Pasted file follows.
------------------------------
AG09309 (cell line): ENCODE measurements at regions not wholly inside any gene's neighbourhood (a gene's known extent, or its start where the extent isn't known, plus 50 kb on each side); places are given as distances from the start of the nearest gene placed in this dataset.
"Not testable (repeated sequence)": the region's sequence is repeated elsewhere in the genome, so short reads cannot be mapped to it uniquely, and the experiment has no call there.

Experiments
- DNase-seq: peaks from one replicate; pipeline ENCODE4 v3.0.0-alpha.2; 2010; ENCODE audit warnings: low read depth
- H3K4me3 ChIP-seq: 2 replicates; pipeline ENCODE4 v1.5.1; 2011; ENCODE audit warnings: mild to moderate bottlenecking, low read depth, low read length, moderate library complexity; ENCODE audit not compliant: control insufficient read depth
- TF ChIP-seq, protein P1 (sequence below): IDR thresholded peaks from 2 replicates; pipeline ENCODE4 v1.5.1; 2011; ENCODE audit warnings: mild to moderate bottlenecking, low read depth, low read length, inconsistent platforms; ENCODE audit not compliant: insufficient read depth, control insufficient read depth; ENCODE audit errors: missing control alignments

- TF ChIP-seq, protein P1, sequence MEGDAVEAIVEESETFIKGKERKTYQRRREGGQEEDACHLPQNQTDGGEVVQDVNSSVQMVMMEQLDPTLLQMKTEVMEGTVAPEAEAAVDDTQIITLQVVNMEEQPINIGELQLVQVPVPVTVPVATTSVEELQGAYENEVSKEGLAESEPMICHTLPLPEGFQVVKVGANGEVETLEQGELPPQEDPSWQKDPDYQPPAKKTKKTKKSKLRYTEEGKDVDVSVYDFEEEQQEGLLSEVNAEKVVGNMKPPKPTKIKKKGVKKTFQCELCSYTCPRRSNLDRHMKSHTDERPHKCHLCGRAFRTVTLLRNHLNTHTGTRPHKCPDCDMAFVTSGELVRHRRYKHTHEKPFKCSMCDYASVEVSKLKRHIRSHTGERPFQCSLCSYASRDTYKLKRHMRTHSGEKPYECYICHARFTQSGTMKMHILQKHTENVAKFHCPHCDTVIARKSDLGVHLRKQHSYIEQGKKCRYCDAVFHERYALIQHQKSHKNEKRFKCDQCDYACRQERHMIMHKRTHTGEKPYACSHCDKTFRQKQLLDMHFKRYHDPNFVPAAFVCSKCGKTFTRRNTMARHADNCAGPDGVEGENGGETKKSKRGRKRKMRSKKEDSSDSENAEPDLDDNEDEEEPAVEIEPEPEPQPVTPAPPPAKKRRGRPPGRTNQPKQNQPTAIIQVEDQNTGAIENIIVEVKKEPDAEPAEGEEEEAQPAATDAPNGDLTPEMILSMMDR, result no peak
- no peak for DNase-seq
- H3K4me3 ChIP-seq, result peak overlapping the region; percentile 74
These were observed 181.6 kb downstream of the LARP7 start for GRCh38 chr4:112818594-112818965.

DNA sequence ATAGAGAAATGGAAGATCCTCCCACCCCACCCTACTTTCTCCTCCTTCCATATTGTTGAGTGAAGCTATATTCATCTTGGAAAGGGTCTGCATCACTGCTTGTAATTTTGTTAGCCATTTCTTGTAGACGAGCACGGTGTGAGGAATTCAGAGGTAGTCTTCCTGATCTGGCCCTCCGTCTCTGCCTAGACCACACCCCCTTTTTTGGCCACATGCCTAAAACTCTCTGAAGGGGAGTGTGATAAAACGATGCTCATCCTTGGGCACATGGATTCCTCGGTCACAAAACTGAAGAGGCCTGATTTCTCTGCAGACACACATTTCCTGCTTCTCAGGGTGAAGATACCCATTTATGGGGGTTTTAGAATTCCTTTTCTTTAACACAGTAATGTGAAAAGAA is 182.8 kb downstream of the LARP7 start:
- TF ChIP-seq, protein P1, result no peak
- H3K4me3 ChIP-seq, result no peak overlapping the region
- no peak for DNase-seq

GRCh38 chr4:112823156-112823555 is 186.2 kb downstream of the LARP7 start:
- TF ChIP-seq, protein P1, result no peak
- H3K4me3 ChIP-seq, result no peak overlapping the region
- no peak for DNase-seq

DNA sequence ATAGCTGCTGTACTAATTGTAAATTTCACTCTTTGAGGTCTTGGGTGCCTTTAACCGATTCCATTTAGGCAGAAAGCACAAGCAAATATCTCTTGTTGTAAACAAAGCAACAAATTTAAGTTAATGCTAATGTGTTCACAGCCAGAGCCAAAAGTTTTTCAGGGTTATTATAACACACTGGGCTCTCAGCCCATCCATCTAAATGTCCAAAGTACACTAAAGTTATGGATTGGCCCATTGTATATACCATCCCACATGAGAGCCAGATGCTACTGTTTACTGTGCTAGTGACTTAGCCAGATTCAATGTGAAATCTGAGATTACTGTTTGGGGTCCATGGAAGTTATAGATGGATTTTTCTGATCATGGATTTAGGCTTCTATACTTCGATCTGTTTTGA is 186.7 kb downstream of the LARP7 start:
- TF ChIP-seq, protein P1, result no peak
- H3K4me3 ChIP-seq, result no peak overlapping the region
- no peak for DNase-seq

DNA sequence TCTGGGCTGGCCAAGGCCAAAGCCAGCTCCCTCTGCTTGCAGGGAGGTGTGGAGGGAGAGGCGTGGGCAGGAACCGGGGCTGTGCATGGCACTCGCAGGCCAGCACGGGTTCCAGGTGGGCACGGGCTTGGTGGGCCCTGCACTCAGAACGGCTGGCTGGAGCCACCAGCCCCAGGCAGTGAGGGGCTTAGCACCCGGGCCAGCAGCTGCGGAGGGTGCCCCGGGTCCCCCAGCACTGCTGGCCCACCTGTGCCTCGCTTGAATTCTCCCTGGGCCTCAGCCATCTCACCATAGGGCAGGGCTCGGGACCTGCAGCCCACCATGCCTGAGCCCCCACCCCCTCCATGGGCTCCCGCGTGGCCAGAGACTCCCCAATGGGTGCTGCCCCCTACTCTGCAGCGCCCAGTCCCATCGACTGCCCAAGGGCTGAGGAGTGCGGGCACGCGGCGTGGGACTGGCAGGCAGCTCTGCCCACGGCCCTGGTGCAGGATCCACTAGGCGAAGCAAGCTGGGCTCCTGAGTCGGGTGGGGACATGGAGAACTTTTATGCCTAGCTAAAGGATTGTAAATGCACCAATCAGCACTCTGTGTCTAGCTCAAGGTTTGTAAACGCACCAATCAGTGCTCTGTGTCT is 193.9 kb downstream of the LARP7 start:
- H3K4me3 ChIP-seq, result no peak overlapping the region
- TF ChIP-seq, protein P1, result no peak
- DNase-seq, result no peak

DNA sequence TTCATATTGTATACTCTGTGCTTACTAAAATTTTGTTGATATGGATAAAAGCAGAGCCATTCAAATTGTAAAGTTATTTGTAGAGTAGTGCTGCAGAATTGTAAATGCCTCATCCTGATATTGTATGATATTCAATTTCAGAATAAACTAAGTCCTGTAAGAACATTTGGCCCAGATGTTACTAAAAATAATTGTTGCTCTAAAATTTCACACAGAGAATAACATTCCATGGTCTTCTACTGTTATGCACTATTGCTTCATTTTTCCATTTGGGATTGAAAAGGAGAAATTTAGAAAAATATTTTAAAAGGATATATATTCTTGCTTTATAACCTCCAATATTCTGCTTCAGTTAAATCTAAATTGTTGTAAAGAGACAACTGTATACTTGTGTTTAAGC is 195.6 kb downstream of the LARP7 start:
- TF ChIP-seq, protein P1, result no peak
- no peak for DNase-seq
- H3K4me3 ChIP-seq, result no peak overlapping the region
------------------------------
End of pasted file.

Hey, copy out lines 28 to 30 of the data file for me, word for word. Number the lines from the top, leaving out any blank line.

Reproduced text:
- TF ChIP-seq, protein P1, result no peak
- no peak for DNase-seq
- H3K4me3 ChIP-seq, result no peak overlapping the region